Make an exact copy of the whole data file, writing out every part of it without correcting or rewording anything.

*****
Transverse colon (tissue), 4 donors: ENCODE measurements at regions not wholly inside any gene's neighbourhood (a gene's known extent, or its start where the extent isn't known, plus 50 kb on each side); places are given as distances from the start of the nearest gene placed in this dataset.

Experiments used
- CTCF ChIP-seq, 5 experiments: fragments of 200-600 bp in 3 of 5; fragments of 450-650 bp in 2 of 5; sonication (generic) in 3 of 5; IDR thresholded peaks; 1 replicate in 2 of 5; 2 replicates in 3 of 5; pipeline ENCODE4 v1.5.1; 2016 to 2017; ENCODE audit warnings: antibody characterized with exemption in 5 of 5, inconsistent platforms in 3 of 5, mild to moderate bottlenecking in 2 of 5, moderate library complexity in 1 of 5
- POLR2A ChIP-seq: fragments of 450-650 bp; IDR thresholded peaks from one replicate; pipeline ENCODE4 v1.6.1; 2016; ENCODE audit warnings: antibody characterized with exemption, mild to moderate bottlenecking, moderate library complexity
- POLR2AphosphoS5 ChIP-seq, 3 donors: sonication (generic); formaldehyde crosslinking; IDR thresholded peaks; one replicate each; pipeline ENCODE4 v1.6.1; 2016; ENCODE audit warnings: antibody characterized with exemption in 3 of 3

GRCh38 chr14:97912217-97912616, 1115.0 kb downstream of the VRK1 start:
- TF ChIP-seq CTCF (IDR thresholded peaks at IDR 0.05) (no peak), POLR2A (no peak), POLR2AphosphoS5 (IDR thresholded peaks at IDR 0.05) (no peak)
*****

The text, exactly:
Transverse colon (tissue), 4 donors: ENCODE measurements at regions not wholly inside any gene's neighbourhood (a gene's known extent, or its start where the extent isn't known, plus 50 kb on each side); places are given as distances from the start of the nearest gene placed in this dataset.

Experiments used
- CTCF ChIP-seq, 5 experiments: fragments of 200-600 bp in 3 of 5; fragments of 450-650 bp in 2 of 5; sonication (generic) in 3 of 5; IDR thresholded peaks; 1 replicate in 2 of 5; 2 replicates in 3 of 5; pipeline ENCODE4 v1.5.1; 2016 to 2017; ENCODE audit warnings: antibody characterized with exemption in 5 of 5, inconsistent platforms in 3 of 5, mild to moderate bottlenecking in 2 of 5, moderate library complexity in 1 of 5
- POLR2A ChIP-seq: fragments of 450-650 bp; IDR thresholded peaks from one replicate; pipeline ENCODE4 v1.6.1; 2016; ENCODE audit warnings: antibody characterized with exemption, mild to moderate bottlenecking, moderate library complexity
- POLR2AphosphoS5 ChIP-seq, 3 donors: sonication (generic); formaldehyde crosslinking; IDR thresholded peaks; one replicate each; pipeline ENCODE4 v1.6.1; 2016; ENCODE audit warnings: antibody characterized with exemption in 3 of 3

GRCh38 chr14:97912217-97912616, 1115.0 kb downstream of the VRK1 start:
- TF ChIP-seq CTCF (IDR thresholded peaks at IDR 0.05) (no peak), POLR2A (no peak), POLR2AphosphoS5 (IDR thresholded peaks at IDR 0.05) (no peak)